The Old Kingdom

The Old Kingdom – STT 103

Today is a day to experience a number of Old Kingdom sites and the earliest of pyramids to better understand how the true pyramid developed. The sites you will visit today will be a little quieter than Giza and you can enjoy a more private experience.

Your ONE DAY tour will visit one of the “forgotten” sites of Egypt at Meidum with its massive step pyramid and then see the Bent and Red pyramids at Dahshur (where the first, perfect, complete pyramid in history was built). You will also visit the complex at Saqqara and Egypt’s oldest capital – Memphis. On the way to Saqqara you will call in at Abu Sir, rarely visited by tourists.

Pyramid at Meidum

The pyramid at Meidum with desert on one side and cultivated fields on the other is an amazing sight as you drive towards Beni Suef. Located about 100 km south of Cairo the site has this collapsed pyramid and several mud brick mastabas.

Meidum, the site of the so-called “collapsed” pyramid (because from afar it looks like a tall tower surrounded by a pile of rubble) has yet to be fully excavated and so most likely holds many secrets yet to be discovered. The last king of the III Dynasty, King Huni, probably built the pyramid at Meidum as a step pyramid – 8 steps high and much steeper and higher than the pyramid at Saqqara. It seems likely that Huni left his pyramid unfinished and it was completed for him by his successor, Snefru. Other Egyptologists think that the pyramid was built for Snefru from the outset.

Sign at one of the mud brick mastabas at Meidum

Located nearby is a mud brick mastaba of an unknown noble, the burial chamber of which can be entered via a robber's tunnel. This tunnel is steep, extremely narrow and confined. Once traversed however, the chamber and hallway are relatively spacious, and contain the first example of a red granite sarcophagus known in antiquity.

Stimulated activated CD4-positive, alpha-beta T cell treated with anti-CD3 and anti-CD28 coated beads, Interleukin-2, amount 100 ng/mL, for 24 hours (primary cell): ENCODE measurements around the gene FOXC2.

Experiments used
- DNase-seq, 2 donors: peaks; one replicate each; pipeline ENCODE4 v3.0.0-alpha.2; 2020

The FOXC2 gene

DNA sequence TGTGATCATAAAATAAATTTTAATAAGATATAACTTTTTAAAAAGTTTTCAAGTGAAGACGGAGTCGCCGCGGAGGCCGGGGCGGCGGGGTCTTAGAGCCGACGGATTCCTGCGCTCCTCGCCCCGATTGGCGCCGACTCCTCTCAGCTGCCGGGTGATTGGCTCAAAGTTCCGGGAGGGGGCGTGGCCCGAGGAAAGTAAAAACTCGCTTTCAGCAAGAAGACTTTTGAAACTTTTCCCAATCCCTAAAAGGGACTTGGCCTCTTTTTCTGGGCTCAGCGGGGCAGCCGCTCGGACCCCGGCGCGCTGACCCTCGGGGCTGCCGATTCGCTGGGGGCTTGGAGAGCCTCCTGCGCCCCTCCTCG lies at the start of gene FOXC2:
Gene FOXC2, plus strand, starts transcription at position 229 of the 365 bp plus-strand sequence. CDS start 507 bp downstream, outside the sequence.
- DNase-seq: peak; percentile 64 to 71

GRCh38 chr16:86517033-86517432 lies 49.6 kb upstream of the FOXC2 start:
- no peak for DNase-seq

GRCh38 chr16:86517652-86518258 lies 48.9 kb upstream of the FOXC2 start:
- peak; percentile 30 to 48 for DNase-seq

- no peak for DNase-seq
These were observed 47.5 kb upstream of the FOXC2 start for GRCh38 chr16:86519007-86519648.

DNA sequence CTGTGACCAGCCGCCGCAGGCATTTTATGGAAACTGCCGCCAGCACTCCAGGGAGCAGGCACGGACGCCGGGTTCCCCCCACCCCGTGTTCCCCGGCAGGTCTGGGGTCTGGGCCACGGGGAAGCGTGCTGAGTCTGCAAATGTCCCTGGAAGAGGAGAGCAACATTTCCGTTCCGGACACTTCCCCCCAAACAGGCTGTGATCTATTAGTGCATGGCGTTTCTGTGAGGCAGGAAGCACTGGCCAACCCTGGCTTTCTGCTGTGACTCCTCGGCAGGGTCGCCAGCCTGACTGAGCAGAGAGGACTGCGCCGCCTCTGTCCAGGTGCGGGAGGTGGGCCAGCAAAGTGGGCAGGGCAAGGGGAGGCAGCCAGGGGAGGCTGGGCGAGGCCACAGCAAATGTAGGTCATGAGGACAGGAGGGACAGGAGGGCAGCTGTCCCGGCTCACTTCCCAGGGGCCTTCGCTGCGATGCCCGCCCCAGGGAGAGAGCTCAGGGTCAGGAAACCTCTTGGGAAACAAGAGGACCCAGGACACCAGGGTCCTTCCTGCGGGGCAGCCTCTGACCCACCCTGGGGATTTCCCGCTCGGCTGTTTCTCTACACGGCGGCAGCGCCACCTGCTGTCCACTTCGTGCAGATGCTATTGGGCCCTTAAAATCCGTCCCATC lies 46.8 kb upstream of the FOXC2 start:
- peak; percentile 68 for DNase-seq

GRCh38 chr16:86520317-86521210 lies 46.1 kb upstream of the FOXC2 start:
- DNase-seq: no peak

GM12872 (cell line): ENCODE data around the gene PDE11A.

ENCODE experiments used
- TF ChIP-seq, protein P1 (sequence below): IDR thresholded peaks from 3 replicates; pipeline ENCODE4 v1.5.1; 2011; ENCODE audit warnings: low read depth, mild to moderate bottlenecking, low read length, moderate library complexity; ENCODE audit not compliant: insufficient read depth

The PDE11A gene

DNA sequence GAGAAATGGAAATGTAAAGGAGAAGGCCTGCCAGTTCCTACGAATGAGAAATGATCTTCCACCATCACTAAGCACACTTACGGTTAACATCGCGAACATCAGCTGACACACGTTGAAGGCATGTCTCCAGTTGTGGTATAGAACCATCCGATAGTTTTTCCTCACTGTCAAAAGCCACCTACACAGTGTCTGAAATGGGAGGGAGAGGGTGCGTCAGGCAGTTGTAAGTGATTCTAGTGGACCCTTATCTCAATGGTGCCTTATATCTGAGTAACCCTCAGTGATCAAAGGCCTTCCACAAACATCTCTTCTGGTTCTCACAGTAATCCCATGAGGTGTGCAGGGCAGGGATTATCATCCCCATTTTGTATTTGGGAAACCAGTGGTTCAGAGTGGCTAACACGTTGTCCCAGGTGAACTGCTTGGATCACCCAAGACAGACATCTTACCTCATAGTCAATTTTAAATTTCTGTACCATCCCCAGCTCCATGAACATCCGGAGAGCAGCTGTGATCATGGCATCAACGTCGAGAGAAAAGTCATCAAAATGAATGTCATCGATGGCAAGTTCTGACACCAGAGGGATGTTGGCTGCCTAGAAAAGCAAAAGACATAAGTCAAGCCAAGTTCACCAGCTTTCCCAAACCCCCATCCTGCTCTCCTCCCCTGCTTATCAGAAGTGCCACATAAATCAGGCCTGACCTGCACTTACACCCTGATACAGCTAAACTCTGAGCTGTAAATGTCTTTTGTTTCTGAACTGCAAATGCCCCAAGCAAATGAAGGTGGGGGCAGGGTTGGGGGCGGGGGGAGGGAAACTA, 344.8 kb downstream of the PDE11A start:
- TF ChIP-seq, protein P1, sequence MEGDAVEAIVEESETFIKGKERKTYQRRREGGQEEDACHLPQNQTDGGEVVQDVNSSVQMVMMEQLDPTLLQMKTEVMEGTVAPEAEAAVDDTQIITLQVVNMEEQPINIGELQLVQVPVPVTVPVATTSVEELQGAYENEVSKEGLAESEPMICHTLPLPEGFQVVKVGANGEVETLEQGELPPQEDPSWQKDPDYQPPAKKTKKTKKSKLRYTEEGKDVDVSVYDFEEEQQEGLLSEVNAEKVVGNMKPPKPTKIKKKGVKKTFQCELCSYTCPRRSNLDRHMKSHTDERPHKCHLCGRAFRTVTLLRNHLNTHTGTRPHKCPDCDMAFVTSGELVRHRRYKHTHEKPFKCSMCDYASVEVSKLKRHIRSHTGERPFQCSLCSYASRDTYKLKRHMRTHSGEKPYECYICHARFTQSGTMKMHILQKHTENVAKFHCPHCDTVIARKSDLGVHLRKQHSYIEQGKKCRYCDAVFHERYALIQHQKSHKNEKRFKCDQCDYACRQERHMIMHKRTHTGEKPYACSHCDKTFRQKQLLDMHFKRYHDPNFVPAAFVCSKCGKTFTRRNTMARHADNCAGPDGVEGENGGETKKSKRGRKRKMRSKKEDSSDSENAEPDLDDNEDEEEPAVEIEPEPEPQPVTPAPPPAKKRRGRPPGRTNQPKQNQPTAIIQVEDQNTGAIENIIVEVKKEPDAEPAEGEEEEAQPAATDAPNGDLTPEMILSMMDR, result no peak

At Dahshur the first pyramid was built by Snefru (Snofru, Sneferu) in the south-western corner of the area. This pyramid was started at one angle but about halfway, the angle was changed to a steeper one. This bend in the sides of the pyramid has given it its modern-day name: the Bent Pyramid. Perhaps because the change of angle did not suit, Snefru started a second pyramid, about 2 km to the north of the Bent Pyramid.

The Bent Pyramid at Dahshur

The Bent Pyramid at Dahshur with some of its limestone casing intact

This new pyramid is often called the Red Pyramid because of its reddish appearance and because of the red stone used to build the burial chamber. The angle of the Red Pyramid is the same as the top part of the Bent Pyramid. This pyramid was the first complete pyramid built and became a “blueprint” for later designs. The first notable building activity in the area after Snefru is dated to the reign of Amenemhat II of the 12th Dynasty, who chose to build his pyramid near the cluster of Old Kingdom tombs where Kanefer was buried. His example would be followed by Sesostris III, who moved slightly to the north and Amenemhat III, more to the south.

Pyramids at Abu Sir, south of Giza

Pyramids at Abu Sir, south of Giza

On the way from Dahshur we will quickly look at the field of Abu Sir, often called the burial site of the forgotten kings of the 5th Dynasty. Despite the size of their monuments, these kings do not have the fame of their predecessors from the 4th Dynasty. Abu Sir is famous for a number of significant papyri found there, administrative records which gave great insight into the daily life of this period of ancient Egypt. This site is not always open but you will visit and be able to see from the vehicle if it is not open.

Pyramid and tomb of Nyuserre at Abu Sir

Pyramid and tomb of Nyuserre at Abu Sir

Visit Saqqara, the site of the step pyramid of King Djoser (Zoser). Designed by his architect Imhotep, this pyramid is considered the forerunner of the true (smooth-sided) pyramids. This site is still being excavated with new finds being made constantly.